This morning however while indulging in the sort of internet-surfing that meant I missed the original talk in the first place, I found Gardening with Indigenous Plants in Moreland, a 16 page booklet produced for Moreland City Council by Merri Creek management committee with an extensive list of plants and trees complete with illustrations.

Armed with this and the Moreland Nature Strip Beautification Guidelines how can I go wrong?

Trash and treasure

Filed under: Brunswick,Coburg,environment — Faithh @ 1:44 pm

Yippeeeeeeeeeeeeeeeeeeee! Here in the southern states of the Greater Republic of Moreland (Brunswick, that is….) the annual hard waste collections are about to start. I’m just as excited as those who engage in Boxing-Day-stampedes and am busy clearing space in the shed, down the side of the house, on the roof and under the house while my husband is threatening to host a support group for men-whose-wives-trawl-the-streets-and-laneways-and-drag-home-junk.

Mind you it’s not all mindless consumption; I am planning to get rid of a few things. Last year we watched bemused as one of our neighbours scoured our castoffs and triumphantly bore away a rotting compost bin. On the other hand it’s the discarded, and gorgeously rusted, corrugated iron from their back verandah that now adorns the front of our home-office. As they say, one man’s junk is another man’s treasure. Maybe even more so when that man is a woman.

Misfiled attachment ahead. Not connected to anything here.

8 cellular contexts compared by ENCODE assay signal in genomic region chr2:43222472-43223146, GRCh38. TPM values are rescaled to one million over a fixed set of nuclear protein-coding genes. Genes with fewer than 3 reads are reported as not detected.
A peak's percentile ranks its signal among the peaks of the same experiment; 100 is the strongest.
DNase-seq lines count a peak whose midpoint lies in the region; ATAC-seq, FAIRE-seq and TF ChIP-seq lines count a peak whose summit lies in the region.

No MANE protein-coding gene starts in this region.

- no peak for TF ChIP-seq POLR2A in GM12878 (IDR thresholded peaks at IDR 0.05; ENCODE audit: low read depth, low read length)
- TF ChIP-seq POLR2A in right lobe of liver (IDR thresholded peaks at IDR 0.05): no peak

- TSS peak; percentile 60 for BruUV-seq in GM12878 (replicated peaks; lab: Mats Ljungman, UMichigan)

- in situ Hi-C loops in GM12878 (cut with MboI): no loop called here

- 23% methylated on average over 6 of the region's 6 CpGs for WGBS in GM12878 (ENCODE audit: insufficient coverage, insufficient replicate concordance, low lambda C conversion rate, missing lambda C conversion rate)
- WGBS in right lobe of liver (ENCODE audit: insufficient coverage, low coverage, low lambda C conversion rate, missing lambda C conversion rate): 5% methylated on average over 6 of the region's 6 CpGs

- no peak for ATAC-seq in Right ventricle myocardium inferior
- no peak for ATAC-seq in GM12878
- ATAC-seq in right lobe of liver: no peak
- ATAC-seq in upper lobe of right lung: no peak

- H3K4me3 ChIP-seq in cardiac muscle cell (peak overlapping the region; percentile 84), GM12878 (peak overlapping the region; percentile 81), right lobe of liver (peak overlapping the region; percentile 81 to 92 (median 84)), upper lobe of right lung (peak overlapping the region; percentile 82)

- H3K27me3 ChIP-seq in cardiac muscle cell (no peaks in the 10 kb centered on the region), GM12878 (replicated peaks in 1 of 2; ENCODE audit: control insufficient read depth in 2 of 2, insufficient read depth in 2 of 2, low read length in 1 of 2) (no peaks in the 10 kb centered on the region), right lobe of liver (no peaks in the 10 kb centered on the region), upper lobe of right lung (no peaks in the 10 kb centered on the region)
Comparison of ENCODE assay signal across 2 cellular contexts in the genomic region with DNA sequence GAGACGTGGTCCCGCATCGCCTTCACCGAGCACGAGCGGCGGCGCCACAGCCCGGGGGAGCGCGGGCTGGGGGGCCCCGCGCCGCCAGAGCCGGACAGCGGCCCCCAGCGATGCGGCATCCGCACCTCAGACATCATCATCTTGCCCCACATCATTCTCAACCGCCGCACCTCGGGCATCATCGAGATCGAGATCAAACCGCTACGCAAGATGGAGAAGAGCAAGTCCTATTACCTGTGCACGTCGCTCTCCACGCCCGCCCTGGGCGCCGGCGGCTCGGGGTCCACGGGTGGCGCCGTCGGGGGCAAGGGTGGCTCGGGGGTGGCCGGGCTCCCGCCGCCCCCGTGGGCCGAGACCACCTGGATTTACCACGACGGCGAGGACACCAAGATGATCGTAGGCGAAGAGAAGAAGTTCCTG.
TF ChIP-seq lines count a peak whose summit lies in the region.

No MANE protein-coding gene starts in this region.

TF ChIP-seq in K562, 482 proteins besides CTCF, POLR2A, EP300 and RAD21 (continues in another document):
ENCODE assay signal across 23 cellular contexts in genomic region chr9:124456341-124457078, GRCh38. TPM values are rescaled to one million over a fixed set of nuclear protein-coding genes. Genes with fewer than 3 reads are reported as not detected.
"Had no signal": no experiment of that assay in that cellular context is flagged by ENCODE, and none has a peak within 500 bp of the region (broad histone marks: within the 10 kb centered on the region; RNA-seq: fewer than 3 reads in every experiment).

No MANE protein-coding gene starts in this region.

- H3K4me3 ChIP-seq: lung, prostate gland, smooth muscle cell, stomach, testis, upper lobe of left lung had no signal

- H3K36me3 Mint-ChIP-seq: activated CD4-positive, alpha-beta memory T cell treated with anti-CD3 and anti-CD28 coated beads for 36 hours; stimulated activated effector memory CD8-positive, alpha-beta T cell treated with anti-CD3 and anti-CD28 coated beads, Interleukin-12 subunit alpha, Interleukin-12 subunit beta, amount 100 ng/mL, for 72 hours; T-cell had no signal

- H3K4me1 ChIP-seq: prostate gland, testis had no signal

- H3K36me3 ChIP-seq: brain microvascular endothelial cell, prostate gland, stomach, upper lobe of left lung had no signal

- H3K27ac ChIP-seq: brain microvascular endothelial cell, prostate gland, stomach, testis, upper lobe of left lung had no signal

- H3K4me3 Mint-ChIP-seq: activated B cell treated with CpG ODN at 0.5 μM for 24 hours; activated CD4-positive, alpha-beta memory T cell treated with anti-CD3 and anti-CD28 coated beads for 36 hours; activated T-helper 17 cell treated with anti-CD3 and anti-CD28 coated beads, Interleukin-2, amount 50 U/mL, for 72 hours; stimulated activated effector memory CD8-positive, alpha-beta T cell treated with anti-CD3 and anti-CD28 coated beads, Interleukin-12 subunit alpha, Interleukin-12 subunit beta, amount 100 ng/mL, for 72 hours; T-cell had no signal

July 29, 2007

blue

Filed under: Brunswick,crime,Sydney Road — Kath @ 8:45 pm

Yesterday I visited my beloved hardware store, a family business, a dusty vestige of old Brunswick, where they greet you by name, serve you from behind the counter and sell nails by the kilogram.